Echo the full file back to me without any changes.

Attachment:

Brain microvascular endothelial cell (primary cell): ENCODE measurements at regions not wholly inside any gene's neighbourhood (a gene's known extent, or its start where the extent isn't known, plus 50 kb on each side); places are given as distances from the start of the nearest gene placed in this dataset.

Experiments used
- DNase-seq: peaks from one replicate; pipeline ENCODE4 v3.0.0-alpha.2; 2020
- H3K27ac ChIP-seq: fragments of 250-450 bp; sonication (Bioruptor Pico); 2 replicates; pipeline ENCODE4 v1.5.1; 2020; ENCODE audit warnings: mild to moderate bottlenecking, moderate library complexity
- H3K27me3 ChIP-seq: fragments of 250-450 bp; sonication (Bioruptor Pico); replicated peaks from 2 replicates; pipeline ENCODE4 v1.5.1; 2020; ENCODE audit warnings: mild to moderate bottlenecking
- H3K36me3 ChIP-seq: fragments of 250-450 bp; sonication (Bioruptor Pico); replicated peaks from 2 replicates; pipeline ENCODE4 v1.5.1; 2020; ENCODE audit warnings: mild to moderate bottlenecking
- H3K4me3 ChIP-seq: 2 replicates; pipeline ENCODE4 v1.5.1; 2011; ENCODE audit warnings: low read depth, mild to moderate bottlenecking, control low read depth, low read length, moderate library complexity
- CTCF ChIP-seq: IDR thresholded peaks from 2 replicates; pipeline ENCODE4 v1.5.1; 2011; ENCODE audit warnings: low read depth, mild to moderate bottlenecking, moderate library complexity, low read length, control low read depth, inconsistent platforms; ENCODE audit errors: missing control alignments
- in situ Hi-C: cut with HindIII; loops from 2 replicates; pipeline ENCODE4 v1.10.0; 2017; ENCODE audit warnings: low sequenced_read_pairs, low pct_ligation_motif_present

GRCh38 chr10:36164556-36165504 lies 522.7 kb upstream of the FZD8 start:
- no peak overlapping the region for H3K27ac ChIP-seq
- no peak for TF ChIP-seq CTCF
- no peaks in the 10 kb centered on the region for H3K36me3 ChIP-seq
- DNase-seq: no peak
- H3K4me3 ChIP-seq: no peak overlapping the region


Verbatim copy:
Brain microvascular endothelial cell (primary cell): ENCODE measurements at regions not wholly inside any gene's neighbourhood (a gene's known extent, or its start where the extent isn't known, plus 50 kb on each side); places are given as distances from the start of the nearest gene placed in this dataset.

Experiments used
- DNase-seq: peaks from one replicate; pipeline ENCODE4 v3.0.0-alpha.2; 2020
- H3K27ac ChIP-seq: fragments of 250-450 bp; sonication (Bioruptor Pico); 2 replicates; pipeline ENCODE4 v1.5.1; 2020; ENCODE audit warnings: mild to moderate bottlenecking, moderate library complexity
- H3K27me3 ChIP-seq: fragments of 250-450 bp; sonication (Bioruptor Pico); replicated peaks from 2 replicates; pipeline ENCODE4 v1.5.1; 2020; ENCODE audit warnings: mild to moderate bottlenecking
- H3K36me3 ChIP-seq: fragments of 250-450 bp; sonication (Bioruptor Pico); replicated peaks from 2 replicates; pipeline ENCODE4 v1.5.1; 2020; ENCODE audit warnings: mild to moderate bottlenecking
- H3K4me3 ChIP-seq: 2 replicates; pipeline ENCODE4 v1.5.1; 2011; ENCODE audit warnings: low read depth, mild to moderate bottlenecking, control low read depth, low read length, moderate library complexity
- CTCF ChIP-seq: IDR thresholded peaks from 2 replicates; pipeline ENCODE4 v1.5.1; 2011; ENCODE audit warnings: low read depth, mild to moderate bottlenecking, moderate library complexity, low read length, control low read depth, inconsistent platforms; ENCODE audit errors: missing control alignments
- in situ Hi-C: cut with HindIII; loops from 2 replicates; pipeline ENCODE4 v1.10.0; 2017; ENCODE audit warnings: low sequenced_read_pairs, low pct_ligation_motif_present

GRCh38 chr10:36164556-36165504 lies 522.7 kb upstream of the FZD8 start:
- no peak overlapping the region for H3K27ac ChIP-seq
- no peak for TF ChIP-seq CTCF
- no peaks in the 10 kb centered on the region for H3K36me3 ChIP-seq
- DNase-seq: no peak
- H3K4me3 ChIP-seq: no peak overlapping the region